Vigilante changes plea, admits to assault, unlawful confinement

Billy McGillicuddy of St. Croix has changed his plea to guilty on four of the six charges he faced after an assault in nearby McAdam. (Billy McGillicuddy/Facebook - image credit)
Billy McGillicuddy of St. Croix has changed his plea to guilty on four of the six charges he faced after an assault in nearby McAdam. (Billy McGillicuddy/Facebook - image credit)

What was supposed to be a trial date Monday turned into an admission of guilt by a New Brunswick man facing a handful of charges stemming from what's been framed as an act of vigilante justice earlier this year.

Billy McGillicuddy of St. Croix was scheduled to stand trial on charges that include assault with a weapon and possession of a weapon stemming from incidents that took place on June 4 in McAdam, about 75 kilometres southwest of Fredericton.

Instead, TJ Burke, McGillicuddy's defence lawyer, informed Fredericton provincial court Judge Cameron Gunn that his client decided to admit to the charges.

Gunn asked McGillicuddy if he understood that by doing so he would forfeit his right to a trial.

McGillicuddy, who has been in custody since his arrest and appeared in court wearing plain clothes, said he did.

The charges include two summary offences of possession of a weapon, a baseball bat, for the purpose of committing an offence, and of assaulting Blake Scott with a baseball bat.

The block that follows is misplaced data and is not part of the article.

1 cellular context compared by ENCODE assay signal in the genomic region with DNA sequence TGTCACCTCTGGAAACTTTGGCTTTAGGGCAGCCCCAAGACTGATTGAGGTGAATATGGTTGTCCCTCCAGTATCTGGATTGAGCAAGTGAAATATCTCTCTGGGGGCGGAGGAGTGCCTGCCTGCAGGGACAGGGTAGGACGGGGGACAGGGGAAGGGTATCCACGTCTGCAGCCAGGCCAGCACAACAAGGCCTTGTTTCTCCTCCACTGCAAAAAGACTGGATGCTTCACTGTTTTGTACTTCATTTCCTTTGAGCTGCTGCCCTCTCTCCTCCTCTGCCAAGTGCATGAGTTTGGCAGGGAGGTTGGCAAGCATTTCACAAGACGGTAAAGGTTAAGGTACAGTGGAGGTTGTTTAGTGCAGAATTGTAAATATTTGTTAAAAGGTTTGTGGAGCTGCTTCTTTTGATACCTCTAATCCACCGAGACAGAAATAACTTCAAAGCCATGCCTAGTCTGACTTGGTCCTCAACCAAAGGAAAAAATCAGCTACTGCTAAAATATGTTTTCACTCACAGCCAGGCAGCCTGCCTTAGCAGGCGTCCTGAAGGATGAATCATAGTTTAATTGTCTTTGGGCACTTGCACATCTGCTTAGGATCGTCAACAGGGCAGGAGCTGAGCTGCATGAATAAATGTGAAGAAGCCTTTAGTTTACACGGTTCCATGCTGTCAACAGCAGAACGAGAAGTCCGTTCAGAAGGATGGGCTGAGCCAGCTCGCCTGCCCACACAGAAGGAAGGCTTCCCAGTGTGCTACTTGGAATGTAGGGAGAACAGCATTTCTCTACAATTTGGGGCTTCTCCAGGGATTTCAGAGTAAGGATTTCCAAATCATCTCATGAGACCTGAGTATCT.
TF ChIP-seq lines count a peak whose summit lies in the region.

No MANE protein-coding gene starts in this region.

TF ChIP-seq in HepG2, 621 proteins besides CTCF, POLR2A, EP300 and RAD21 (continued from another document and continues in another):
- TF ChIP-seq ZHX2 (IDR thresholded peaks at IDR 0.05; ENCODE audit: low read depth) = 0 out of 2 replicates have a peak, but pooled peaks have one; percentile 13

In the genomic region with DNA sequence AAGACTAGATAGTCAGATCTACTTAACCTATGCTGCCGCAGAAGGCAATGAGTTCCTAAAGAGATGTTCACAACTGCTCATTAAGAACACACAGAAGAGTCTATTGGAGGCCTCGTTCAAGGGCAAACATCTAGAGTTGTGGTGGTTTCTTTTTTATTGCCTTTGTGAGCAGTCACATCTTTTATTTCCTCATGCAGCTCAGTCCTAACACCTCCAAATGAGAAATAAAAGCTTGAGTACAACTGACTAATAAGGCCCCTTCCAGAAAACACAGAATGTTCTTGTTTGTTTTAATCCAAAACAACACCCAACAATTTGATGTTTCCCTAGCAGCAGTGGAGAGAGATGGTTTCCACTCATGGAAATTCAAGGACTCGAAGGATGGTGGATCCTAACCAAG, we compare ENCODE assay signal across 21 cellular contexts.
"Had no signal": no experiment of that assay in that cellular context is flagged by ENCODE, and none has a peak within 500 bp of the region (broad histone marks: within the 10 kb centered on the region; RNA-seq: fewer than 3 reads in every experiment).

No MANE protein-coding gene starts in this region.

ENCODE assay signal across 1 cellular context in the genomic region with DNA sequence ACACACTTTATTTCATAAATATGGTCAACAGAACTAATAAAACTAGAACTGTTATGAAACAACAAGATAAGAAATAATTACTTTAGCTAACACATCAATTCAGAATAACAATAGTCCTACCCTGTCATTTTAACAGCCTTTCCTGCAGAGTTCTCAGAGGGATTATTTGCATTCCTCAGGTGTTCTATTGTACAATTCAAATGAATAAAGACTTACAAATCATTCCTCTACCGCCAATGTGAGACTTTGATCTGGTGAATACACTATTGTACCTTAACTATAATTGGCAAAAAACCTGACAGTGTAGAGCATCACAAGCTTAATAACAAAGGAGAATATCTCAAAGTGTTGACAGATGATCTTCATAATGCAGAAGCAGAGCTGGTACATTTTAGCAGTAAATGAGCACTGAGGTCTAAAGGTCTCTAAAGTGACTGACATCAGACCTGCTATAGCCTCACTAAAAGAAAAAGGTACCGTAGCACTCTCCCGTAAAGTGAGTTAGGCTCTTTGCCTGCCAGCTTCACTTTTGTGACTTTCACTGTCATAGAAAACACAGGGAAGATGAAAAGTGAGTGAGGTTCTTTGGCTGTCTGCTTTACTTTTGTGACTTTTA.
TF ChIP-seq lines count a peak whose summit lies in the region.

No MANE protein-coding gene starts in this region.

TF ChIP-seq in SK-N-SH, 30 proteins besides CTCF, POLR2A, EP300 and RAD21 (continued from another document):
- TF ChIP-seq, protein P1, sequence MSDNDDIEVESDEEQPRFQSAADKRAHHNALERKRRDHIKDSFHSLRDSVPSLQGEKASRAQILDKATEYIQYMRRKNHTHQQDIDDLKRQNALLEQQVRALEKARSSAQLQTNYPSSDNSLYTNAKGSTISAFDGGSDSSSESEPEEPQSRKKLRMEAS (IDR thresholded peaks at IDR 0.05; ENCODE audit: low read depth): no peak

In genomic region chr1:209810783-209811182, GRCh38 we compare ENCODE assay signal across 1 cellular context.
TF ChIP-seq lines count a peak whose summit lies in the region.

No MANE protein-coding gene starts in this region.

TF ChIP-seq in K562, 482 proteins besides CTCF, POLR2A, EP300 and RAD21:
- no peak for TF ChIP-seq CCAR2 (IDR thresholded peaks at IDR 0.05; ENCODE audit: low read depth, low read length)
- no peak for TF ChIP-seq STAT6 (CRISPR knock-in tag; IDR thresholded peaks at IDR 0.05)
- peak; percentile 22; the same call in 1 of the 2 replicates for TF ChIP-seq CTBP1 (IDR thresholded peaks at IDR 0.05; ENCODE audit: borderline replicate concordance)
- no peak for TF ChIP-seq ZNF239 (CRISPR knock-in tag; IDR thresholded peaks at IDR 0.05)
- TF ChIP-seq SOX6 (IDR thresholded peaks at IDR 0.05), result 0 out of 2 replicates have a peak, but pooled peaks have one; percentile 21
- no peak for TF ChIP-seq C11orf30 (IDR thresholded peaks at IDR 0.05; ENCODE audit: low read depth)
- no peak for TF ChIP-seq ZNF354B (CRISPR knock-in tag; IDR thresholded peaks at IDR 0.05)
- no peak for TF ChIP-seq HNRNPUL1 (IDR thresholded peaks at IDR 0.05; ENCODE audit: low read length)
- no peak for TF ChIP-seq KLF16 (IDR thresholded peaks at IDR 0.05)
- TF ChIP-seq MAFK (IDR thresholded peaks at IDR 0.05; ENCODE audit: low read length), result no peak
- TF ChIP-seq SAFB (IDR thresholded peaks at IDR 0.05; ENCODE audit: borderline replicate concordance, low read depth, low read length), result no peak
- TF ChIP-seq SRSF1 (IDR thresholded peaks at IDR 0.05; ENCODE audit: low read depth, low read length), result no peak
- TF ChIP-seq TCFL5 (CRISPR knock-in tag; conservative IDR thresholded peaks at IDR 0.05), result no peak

The other two charges were indictable offences of assaulting Scott with a chair and unlawfully confining him.

A statement of facts was not shared in court Monday, as Crown prosecutor Darlene Blundston was feeling unwell.

Instead, it will be shared along with a victim impact statement on Nov. 14, when the sentence is delivered.

Ed Hunter/CBC
Ed Hunter/CBC

Speaking to CBC News later, Burke said two other indictable charges, of possession of a sawed-off shotgun for the purpose of committing an offence, and pointing the sawed-off shotgun, had been reserved.

He said he was working to have those two charges eventually withdrawn.

McGillicuddy was denied bail after his arrest in June.

He'd originally elected to be tried in Court of King's Bench on four of the charges but changed his election to a trial by judge alone in provincial court in order for it to be heard sooner.

Vigilante justice

About a dozen family members and supporters of McGillicuddy sat in court for the proceedings on Monday.

His first appearance in June drew a turnout of about 50 people, including McAdam Mayor Ken Stannix, who at the time said people in his village were getting frustrated with a rise in property crime.

Joe McDonald/CBC
Joe McDonald/CBC

"The criminals are getting away with everything," he said.

"I wanted to support the individuals who allegedly took the law into their own hands."

Those concerns led the RCMP to hold a town hall meeting in the village to let residents air their grievances about crime and how police could improve their response.

Stannix said in August that the meeting resulted in the RCMP starting night patrols in the village.